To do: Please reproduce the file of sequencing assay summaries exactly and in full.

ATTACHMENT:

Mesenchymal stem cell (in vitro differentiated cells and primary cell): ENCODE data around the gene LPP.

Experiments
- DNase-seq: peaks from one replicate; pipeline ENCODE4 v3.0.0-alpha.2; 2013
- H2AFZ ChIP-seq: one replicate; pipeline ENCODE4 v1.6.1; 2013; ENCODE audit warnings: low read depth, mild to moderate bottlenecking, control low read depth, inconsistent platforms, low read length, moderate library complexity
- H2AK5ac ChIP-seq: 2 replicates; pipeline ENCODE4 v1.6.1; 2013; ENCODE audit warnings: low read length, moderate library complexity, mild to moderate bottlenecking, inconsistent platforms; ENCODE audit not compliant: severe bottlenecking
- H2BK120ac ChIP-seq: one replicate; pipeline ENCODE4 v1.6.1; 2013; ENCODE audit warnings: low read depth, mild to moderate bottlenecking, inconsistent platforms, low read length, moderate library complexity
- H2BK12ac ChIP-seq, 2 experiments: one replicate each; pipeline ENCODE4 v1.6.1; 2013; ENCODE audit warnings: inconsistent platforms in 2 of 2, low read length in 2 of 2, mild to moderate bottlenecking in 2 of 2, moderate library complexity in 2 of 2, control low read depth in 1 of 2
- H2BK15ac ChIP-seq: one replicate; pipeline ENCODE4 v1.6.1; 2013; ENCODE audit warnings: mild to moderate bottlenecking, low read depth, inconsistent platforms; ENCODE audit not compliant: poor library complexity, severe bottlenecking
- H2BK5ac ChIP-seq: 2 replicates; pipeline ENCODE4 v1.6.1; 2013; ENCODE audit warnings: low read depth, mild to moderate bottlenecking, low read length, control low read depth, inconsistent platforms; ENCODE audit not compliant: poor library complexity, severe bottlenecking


Mesenchymal stem cell (in vitro differentiated cells and primary cell): ENCODE data around the gene LPP.

Experiments
- DNase-seq: peaks from one replicate; pipeline ENCODE4 v3.0.0-alpha.2; 2013
- H2AFZ ChIP-seq: one replicate; pipeline ENCODE4 v1.6.1; 2013; ENCODE audit warnings: low read depth, mild to moderate bottlenecking, control low read depth, inconsistent platforms, low read length, moderate library complexity
- H2AK5ac ChIP-seq: 2 replicates; pipeline ENCODE4 v1.6.1; 2013; ENCODE audit warnings: low read length, moderate library complexity, mild to moderate bottlenecking, inconsistent platforms; ENCODE audit not compliant: severe bottlenecking
- H2BK120ac ChIP-seq: one replicate; pipeline ENCODE4 v1.6.1; 2013; ENCODE audit warnings: low read depth, mild to moderate bottlenecking, inconsistent platforms, low read length, moderate library complexity
- H2BK12ac ChIP-seq, 2 experiments: one replicate each; pipeline ENCODE4 v1.6.1; 2013; ENCODE audit warnings: inconsistent platforms in 2 of 2, low read length in 2 of 2, mild to moderate bottlenecking in 2 of 2, moderate library complexity in 2 of 2, control low read depth in 1 of 2
- H2BK15ac ChIP-seq: one replicate; pipeline ENCODE4 v1.6.1; 2013; ENCODE audit warnings: mild to moderate bottlenecking, low read depth, inconsistent platforms; ENCODE audit not compliant: poor library complexity, severe bottlenecking
- H2BK5ac ChIP-seq: 2 replicates; pipeline ENCODE4 v1.6.1; 2013; ENCODE audit warnings: low read depth, mild to moderate bottlenecking, low read length, control low read depth, inconsistent platforms; ENCODE audit not compliant: poor library complexity, severe bottlenecking